Herjavec’s onto something here. Visual imagery is often more immediately engaging than monotonous walls of text, as the brain is widely believed to processes visuals thousands of times faster than text. Images transmit messages in an instant, not only making your marketing messages pop, but also rendering them more memorable, too.
4. Market to your customers how they like to be marketed to.
“Your customers have a certain amount of information they’re willing to absorb about your brand and certain ways they like to receive that information in over a certain amount of time,” he says. It’s your job to pay attention and learn how they are best marketed to.
How much information can they handle with each outreach? How do they prefer to be communicated with (via social-media updates, e-newsletter, text notifications, etc.)? How much communication is too much and how much is not enough? If marketing email subscribers start dropping off, find out why and adjust accordingly.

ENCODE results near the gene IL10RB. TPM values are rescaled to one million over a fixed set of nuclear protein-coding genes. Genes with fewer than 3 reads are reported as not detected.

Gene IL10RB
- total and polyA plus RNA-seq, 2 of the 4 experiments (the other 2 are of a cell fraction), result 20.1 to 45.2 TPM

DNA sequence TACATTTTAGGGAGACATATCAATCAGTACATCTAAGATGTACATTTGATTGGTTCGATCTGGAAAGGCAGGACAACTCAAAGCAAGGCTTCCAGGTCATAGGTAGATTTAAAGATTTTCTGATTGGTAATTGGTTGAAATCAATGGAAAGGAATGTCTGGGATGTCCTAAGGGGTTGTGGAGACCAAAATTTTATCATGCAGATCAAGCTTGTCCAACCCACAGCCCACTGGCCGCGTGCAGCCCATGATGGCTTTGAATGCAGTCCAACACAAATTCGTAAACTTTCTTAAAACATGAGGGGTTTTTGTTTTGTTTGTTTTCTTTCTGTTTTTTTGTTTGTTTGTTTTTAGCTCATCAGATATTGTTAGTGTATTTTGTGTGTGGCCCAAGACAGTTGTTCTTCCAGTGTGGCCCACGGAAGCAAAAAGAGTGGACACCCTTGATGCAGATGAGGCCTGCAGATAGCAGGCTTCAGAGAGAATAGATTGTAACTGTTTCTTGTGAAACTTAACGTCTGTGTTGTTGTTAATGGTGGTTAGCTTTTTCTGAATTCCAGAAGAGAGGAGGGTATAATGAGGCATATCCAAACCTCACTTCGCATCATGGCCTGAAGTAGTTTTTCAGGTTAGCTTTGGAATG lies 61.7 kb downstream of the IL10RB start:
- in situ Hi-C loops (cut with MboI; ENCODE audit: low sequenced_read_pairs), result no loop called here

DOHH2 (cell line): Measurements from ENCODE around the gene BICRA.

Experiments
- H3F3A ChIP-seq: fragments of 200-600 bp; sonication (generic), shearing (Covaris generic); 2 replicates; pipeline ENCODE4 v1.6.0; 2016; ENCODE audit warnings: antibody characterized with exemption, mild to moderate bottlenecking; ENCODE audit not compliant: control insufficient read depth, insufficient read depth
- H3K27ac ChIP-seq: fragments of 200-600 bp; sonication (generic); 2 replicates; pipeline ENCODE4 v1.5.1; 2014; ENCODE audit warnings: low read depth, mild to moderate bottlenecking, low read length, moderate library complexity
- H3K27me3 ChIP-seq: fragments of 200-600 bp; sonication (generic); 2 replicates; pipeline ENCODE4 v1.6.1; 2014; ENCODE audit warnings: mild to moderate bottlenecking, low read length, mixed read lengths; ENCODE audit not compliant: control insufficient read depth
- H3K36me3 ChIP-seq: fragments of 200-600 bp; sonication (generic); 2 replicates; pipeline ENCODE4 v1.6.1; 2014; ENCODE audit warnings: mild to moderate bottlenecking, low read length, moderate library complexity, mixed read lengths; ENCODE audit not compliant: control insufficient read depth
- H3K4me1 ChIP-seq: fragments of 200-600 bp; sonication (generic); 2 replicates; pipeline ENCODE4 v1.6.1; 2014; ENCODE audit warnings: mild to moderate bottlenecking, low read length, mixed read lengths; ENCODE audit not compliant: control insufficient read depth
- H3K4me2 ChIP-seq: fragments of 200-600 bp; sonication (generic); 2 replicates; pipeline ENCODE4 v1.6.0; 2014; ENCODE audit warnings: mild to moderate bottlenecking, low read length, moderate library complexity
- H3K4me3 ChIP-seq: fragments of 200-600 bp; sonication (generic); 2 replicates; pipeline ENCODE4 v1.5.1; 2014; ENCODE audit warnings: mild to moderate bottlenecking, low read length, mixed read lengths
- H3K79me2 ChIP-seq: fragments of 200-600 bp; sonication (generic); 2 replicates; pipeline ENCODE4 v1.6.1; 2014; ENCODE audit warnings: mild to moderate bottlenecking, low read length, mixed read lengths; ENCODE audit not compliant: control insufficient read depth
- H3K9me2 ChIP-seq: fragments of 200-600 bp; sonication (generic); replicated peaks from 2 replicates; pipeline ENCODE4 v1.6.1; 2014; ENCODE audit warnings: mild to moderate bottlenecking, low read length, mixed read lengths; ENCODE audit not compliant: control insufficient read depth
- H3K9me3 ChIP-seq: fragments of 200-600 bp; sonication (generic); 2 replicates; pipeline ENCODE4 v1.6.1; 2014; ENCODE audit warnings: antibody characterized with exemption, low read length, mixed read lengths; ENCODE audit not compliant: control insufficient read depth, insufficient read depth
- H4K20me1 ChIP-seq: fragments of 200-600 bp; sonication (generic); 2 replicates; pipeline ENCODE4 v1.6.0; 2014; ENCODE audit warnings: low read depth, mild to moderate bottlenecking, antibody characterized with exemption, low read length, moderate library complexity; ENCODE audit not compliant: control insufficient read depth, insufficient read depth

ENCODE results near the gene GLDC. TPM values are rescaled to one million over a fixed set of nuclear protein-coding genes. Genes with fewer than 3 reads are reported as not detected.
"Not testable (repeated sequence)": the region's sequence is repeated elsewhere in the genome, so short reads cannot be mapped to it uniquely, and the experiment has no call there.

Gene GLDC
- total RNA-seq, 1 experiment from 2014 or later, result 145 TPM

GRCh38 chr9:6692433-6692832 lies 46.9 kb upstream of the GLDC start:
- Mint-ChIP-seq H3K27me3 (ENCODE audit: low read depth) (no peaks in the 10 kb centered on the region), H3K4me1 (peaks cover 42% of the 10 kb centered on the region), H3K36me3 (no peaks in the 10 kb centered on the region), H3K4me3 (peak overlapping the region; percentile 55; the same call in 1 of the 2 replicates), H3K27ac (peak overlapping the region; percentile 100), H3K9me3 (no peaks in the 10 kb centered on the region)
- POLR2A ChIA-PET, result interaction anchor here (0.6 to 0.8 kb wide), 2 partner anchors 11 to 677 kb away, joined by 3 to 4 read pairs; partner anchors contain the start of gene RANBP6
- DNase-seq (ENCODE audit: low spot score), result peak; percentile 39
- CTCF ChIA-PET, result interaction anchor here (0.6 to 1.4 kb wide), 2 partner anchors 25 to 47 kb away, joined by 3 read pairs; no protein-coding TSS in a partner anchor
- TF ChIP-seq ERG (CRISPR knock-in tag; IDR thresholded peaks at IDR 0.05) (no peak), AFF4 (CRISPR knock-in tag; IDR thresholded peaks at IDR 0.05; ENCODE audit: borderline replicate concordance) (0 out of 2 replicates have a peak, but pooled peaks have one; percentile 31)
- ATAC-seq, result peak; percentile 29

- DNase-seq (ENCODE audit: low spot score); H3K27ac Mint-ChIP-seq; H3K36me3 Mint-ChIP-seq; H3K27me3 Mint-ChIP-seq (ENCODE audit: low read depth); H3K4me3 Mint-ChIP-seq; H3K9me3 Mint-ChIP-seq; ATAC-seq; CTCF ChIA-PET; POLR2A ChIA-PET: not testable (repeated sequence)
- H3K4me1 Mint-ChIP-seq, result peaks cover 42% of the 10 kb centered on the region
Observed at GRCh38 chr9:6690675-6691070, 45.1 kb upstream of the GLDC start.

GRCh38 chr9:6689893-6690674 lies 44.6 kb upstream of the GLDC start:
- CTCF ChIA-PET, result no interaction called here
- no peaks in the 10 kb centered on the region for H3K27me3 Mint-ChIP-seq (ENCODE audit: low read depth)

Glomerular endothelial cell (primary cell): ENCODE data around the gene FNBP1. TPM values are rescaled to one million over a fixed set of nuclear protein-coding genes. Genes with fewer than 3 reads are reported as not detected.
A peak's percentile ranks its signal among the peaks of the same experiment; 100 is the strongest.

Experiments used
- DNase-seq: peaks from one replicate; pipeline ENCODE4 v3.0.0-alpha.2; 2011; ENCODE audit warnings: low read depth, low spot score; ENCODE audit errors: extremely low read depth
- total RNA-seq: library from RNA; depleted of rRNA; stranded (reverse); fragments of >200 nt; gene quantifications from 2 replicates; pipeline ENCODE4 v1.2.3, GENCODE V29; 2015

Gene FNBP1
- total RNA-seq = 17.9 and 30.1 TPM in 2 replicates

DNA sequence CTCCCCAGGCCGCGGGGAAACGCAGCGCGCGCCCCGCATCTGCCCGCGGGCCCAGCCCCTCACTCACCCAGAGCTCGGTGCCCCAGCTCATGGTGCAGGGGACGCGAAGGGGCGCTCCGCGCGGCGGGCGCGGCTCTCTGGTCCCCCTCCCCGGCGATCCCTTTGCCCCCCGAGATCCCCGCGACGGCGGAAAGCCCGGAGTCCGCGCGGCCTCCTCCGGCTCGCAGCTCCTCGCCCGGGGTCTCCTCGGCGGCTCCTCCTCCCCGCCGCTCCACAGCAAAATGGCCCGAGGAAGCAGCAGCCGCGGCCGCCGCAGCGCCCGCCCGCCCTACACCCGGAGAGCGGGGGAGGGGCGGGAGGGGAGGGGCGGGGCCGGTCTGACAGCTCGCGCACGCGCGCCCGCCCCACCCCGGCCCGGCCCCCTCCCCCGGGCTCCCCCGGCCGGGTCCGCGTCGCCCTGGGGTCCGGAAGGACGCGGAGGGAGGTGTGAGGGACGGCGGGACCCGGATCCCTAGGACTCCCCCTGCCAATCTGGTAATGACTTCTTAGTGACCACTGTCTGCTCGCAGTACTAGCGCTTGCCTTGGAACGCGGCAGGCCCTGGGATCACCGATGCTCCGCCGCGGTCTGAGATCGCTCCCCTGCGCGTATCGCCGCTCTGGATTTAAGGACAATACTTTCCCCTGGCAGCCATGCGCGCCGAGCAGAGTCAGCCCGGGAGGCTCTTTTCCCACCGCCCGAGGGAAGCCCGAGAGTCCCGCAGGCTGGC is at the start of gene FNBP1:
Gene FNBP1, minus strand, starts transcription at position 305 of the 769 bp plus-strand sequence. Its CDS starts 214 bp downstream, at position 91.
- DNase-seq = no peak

When it comes to Herjavec’s own contact preferences as a consumer, he feels being marketed to by email once every couple of weeks is more than enough. “I’m a big car guy, so a lot of the car companies market to me, but they’ve learned when enough information is enough for me and that’s once or twice a month," he says. "Once a day is too much.”
Related Book: Market Like You Mean It
5. Hire a marketing agency so you can do more of what you love.
Outsourcing your marketing needs to an agency dedicated to taking your brand awareness to the next level frees you up to get back to business. If you don’t have the budget to hire a marketing firm, Herjavec suggests partnering with someone you trust who has successfully marketed their own business.
Whatever you do, he says, don’t take the whole job on yourself, not if you don’t have the experience to back it up.
“I always say, if you’re not a marketing person, you didn’t start the businesses to do marketing, so don’t do it,” he says. It’s crucial that you focus your energy as a small-business owner on the core reason you started up in the first place.
“You wanted to take on the world with the product or service you had, that did something better than anybody else. And that was what you were passionate about, that that’s what caused you to quit your job, get a second mortgage or whatever the reason was.”